In a video from 1988, Villém Flusser smokes a pipe and talks to an interviewer about two different types of complexity. There is structural complexity and functional complexity. The former has to do with the makeup of a given technology. For example, a television (or, in 2021 terms, an iPhone) is a structurally complex device. The latter has to do with, well, the function of the thing, how complex it can get. An iPhone doesn’t allow for very much in the way of functional complexity. You can click on your little apps, you can type regurgitated thoughts into Twitter…what else? Ah yes. E-mail. Photos. Pornography.
Chess, on the other hand, is structurally simple, yet functionally complex. There are an infinite ways to play a chess game, an infinite amount of complexity that can go into every move. Flusser would argue that a game like chess suggests freedom, whereas the more complex a structure, the less freedom you have.
Because we don’t understand how our technology works, we’re only able to use it in the way the designers intended it to be used. The results are largely uniform. How many ways can you photograph a sunset? How many movies have you seen that are just kind of the same thing, over and over again?
How might this apply to the novel? Is structural complexity limiting our artistic freedom? Indeed, a plot to a novel can be a very complex undertaking, though it is one that we construct ourselves. Or do we? By aping the structurally complex forms that have come before us, are we stuck taking the same picture of the same sunsets?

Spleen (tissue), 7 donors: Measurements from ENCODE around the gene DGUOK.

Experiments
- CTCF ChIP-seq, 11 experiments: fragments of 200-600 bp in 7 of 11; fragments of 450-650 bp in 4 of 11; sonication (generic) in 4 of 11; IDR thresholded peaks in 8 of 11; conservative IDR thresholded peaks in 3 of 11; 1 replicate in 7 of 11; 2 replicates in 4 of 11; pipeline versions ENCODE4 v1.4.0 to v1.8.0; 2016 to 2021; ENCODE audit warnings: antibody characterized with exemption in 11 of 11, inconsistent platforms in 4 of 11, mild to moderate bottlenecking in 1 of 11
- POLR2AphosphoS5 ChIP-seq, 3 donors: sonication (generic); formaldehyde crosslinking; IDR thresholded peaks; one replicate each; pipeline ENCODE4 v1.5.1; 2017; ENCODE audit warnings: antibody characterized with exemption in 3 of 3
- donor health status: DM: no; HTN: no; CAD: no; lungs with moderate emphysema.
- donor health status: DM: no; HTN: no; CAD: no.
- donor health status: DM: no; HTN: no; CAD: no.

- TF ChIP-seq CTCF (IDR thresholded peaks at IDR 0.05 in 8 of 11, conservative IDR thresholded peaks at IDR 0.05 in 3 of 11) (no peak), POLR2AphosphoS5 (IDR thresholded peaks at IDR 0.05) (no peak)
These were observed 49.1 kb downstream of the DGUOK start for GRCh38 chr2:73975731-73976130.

This idea suggests that you should deeply understand the technology that you are using, the math involved. If I had to guess, it’s because the deeper and deeper you get towards understanding a technology, the closer you get to what I call The Gap: that amorphous, floating blob of nothingness that must be accepted for the thing to work at all. You find this in math as well. Many such cases.
This is the mindset of the magician, a kind of shrug when you get to the alchemical heart of a working or a practice. An understanding that goes beyond words, that can only be exemplified through a string of technical images, the alien space wreckage of a tarot spread or combination of household items and blood.
Understanding, sure, but not aping. Knowing it enough to not take for granted that a structure needs to be there at all. Otherwise you’ll end up at the end that’s not worth reading, the kind that you can guess from the first sentence, maybe the second. Instead, perhaps, an ability to take apart the structure of the novel piece by piece, to understand what each knob and circuit is there for, so that you also know what kind of mortar fills the gap, so that you can rearrange the pieces or throw them out altogether, to get something alive and fun again. This is why no one reads right now. It’s not just because there’s cooler shit out there, if so, no one would post. It’s because we’ve got the learned helplessness of the screen and the page, and at least the screen promises us dopamine. A true functional complexity suggests freedom, which many people, if they knew they could get it, would chew away the arm that got stuck deep in the cookie jar so that they could breathe fresh air, so that they could be impossibly scared and alive again.
I hope your weekend is great. Have a good one!